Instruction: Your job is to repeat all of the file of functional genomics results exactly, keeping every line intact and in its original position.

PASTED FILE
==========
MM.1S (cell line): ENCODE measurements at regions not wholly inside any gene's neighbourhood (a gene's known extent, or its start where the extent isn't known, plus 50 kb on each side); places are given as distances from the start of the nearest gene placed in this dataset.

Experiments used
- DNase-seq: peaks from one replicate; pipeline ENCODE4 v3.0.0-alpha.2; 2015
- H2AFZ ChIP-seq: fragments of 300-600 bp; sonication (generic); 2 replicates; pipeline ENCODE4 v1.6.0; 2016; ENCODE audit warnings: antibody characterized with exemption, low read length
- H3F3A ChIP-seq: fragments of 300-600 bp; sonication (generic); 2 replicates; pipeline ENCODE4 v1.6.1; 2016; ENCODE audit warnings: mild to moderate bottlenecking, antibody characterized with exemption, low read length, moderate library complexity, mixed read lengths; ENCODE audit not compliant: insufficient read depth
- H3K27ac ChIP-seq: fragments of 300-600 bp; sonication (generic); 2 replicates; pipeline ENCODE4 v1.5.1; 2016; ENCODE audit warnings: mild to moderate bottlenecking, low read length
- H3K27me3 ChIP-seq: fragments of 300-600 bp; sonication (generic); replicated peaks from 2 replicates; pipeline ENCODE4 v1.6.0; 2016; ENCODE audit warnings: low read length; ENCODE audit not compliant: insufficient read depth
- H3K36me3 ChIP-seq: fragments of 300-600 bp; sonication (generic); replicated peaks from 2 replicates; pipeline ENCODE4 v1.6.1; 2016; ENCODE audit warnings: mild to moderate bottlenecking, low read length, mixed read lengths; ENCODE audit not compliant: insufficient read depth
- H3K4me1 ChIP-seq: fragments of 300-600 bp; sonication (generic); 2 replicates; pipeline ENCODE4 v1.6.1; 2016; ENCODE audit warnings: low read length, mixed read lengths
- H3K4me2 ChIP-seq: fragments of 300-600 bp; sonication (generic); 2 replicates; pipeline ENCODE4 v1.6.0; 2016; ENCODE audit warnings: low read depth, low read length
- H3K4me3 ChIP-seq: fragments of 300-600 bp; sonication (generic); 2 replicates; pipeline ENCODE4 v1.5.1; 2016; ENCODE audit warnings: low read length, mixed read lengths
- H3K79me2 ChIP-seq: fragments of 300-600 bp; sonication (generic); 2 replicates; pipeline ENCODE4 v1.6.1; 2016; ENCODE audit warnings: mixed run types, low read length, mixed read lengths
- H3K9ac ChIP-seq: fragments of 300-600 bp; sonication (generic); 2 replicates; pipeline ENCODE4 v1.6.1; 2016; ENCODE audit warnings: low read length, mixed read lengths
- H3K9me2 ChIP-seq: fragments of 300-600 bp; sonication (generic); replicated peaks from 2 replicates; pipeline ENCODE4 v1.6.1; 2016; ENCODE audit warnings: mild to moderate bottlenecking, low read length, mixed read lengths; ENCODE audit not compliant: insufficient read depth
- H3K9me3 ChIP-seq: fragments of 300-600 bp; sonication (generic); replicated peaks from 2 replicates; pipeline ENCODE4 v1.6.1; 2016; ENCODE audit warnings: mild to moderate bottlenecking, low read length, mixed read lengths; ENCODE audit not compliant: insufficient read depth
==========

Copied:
MM.1S (cell line): ENCODE measurements at regions not wholly inside any gene's neighbourhood (a gene's known extent, or its start where the extent isn't known, plus 50 kb on each side); places are given as distances from the start of the nearest gene placed in this dataset.

Experiments used
- DNase-seq: peaks from one replicate; pipeline ENCODE4 v3.0.0-alpha.2; 2015
- H2AFZ ChIP-seq: fragments of 300-600 bp; sonication (generic); 2 replicates; pipeline ENCODE4 v1.6.0; 2016; ENCODE audit warnings: antibody characterized with exemption, low read length
- H3F3A ChIP-seq: fragments of 300-600 bp; sonication (generic); 2 replicates; pipeline ENCODE4 v1.6.1; 2016; ENCODE audit warnings: mild to moderate bottlenecking, antibody characterized with exemption, low read length, moderate library complexity, mixed read lengths; ENCODE audit not compliant: insufficient read depth
- H3K27ac ChIP-seq: fragments of 300-600 bp; sonication (generic); 2 replicates; pipeline ENCODE4 v1.5.1; 2016; ENCODE audit warnings: mild to moderate bottlenecking, low read length
- H3K27me3 ChIP-seq: fragments of 300-600 bp; sonication (generic); replicated peaks from 2 replicates; pipeline ENCODE4 v1.6.0; 2016; ENCODE audit warnings: low read length; ENCODE audit not compliant: insufficient read depth
- H3K36me3 ChIP-seq: fragments of 300-600 bp; sonication (generic); replicated peaks from 2 replicates; pipeline ENCODE4 v1.6.1; 2016; ENCODE audit warnings: mild to moderate bottlenecking, low read length, mixed read lengths; ENCODE audit not compliant: insufficient read depth
- H3K4me1 ChIP-seq: fragments of 300-600 bp; sonication (generic); 2 replicates; pipeline ENCODE4 v1.6.1; 2016; ENCODE audit warnings: low read length, mixed read lengths
- H3K4me2 ChIP-seq: fragments of 300-600 bp; sonication (generic); 2 replicates; pipeline ENCODE4 v1.6.0; 2016; ENCODE audit warnings: low read depth, low read length
- H3K4me3 ChIP-seq: fragments of 300-600 bp; sonication (generic); 2 replicates; pipeline ENCODE4 v1.5.1; 2016; ENCODE audit warnings: low read length, mixed read lengths
- H3K79me2 ChIP-seq: fragments of 300-600 bp; sonication (generic); 2 replicates; pipeline ENCODE4 v1.6.1; 2016; ENCODE audit warnings: mixed run types, low read length, mixed read lengths
- H3K9ac ChIP-seq: fragments of 300-600 bp; sonication (generic); 2 replicates; pipeline ENCODE4 v1.6.1; 2016; ENCODE audit warnings: low read length, mixed read lengths
- H3K9me2 ChIP-seq: fragments of 300-600 bp; sonication (generic); replicated peaks from 2 replicates; pipeline ENCODE4 v1.6.1; 2016; ENCODE audit warnings: mild to moderate bottlenecking, low read length, mixed read lengths; ENCODE audit not compliant: insufficient read depth
- H3K9me3 ChIP-seq: fragments of 300-600 bp; sonication (generic); replicated peaks from 2 replicates; pipeline ENCODE4 v1.6.1; 2016; ENCODE audit warnings: mild to moderate bottlenecking, low read length, mixed read lengths; ENCODE audit not compliant: insufficient read depth